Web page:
I spent most of this week at a conference (American Society of Agronomy and Crop Science Society of American joint conference in Baltimore). I learned all sorts of interesting things that are mostly not relevant to this blog, so maybe don’t expect a whole lot more conference related content. Overall, the week was a great opportunity to interact with researchers at other institutions and get some feedback on my work.
It was an excellent week, but I’m going to skip over the positive details and instead share a petty complaint about presentations: graphs that got stretched or compressed when they were put on a slide. If you change the aspect ratio of your graphs to make them fit a slide, any text on your graph will be spaced weirdly and it’ll be hard to read. Here are some ways to avoid this problem.
- Did you copy and paste your image into PowerPoint and want to change it’s size? Hold down the “shift” key while you click and and drag the image from its’ corner. This will maintain it’s aspect ratio– the ratio of the length to height of each image.
- When you resized your image, is it blocking your institution’s logo at the top of bottom? Try using the “crop” feature inside of PowerPoint to cut off some of the white space around your graph. Click on your picture, go to the “Format” tab on the main menu and use the “crop” tool, which is usually located on the far right side of the menu.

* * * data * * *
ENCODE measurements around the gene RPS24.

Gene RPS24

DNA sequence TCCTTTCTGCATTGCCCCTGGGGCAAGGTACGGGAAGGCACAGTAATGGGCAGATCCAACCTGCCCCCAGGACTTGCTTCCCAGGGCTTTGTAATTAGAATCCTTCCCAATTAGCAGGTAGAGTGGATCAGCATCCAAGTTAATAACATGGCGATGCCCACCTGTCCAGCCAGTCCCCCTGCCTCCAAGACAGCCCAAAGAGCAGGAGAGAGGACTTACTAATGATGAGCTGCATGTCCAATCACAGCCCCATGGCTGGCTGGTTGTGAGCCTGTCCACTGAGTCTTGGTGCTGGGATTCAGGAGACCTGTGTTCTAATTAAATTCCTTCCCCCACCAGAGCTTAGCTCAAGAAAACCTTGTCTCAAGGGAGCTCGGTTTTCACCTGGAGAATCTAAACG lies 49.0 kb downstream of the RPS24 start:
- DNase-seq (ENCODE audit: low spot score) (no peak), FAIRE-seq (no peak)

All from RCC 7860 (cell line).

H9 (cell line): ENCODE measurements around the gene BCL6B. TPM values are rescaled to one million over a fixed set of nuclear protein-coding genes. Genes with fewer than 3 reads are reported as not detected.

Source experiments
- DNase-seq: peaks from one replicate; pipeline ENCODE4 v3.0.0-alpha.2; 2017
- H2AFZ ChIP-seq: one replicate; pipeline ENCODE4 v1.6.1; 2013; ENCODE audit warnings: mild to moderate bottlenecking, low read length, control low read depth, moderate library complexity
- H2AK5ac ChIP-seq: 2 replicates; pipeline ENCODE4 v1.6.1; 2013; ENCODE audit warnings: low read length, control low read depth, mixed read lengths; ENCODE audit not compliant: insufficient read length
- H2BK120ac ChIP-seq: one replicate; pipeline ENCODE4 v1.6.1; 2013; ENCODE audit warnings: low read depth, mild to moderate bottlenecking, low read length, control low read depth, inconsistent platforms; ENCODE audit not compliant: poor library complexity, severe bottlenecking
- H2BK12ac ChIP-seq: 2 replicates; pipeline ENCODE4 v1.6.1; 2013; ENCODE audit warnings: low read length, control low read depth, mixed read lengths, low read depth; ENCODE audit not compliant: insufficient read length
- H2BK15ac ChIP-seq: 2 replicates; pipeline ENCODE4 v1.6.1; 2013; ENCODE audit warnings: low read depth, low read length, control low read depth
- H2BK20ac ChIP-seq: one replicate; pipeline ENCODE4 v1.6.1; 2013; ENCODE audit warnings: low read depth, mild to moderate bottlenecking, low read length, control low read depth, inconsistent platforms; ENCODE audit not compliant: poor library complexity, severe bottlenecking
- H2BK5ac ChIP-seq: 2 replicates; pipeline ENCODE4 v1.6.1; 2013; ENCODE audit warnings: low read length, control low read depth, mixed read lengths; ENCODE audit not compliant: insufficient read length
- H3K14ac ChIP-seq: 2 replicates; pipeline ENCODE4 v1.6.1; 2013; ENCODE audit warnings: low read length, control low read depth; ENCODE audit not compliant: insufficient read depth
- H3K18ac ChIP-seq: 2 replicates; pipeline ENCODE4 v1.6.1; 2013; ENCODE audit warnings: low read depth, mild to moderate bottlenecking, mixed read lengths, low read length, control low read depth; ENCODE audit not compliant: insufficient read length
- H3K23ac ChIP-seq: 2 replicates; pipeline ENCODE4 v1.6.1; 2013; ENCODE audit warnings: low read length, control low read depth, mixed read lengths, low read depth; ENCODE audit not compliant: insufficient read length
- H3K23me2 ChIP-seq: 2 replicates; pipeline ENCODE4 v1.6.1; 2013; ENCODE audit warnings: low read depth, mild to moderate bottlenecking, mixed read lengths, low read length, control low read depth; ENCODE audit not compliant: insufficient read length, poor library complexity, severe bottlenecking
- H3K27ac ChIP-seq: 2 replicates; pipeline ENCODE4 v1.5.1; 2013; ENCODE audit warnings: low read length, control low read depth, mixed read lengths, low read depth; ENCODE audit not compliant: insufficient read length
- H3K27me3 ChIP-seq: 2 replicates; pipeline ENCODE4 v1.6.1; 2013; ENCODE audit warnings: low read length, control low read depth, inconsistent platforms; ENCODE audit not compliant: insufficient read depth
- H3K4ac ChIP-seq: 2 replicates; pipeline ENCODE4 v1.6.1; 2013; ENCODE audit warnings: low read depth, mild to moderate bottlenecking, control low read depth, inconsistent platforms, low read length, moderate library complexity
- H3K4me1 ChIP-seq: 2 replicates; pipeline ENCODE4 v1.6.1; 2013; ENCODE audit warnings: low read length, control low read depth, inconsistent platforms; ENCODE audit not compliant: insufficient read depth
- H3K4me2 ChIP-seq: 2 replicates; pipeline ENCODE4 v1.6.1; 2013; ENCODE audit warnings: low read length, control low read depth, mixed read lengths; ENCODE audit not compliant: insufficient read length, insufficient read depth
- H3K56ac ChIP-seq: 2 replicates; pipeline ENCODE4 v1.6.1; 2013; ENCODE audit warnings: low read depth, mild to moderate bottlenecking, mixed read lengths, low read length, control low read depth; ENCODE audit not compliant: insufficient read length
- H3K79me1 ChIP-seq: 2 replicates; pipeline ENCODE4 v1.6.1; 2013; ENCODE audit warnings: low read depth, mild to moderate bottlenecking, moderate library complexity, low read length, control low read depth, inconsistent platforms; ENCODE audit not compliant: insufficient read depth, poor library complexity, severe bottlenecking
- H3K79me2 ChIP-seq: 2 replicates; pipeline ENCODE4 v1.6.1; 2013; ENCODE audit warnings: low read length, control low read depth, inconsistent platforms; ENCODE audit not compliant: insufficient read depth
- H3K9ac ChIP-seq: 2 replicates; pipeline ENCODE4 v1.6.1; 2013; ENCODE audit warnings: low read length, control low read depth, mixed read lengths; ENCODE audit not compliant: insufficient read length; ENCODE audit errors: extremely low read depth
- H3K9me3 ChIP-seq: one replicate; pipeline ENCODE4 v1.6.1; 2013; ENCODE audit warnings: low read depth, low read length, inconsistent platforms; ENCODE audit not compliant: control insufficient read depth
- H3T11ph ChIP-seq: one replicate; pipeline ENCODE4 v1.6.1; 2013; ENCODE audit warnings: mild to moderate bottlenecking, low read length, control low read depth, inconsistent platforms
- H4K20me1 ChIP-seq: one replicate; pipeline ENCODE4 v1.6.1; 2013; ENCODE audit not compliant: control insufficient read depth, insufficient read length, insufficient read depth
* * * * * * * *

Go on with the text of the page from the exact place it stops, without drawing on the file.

- Did cropping not give you enough wiggle room to work with your slide template? Most institutions will not come hunt you down if you use a plain slide every now and then. It’s less obvious if you use the same background color as your main template, or if you make your graph take up the overwhelming majority of the slide area.
- If you build your graphs directly in PowerPoint, you can resize endlessly without making labels hard to read. First thing you do is go to the insert menu and select “chart.” In the pop-up menu, select what type of chart you want to make.
Then you can copy your data into the associated spreadsheet and make your chart similar to how you would in Excel. You can change colors and dimensions and labels without worrying that it will get stretched on your slides.
Another time people’s graphs get compressed is when you switch between standard and widescreen formats. Whether you use “maximize” or “ensure fit” conversion options, always check your graphics. Aspect ratios seem like a small thing, but they can help keep your images readable, making your slides more polished!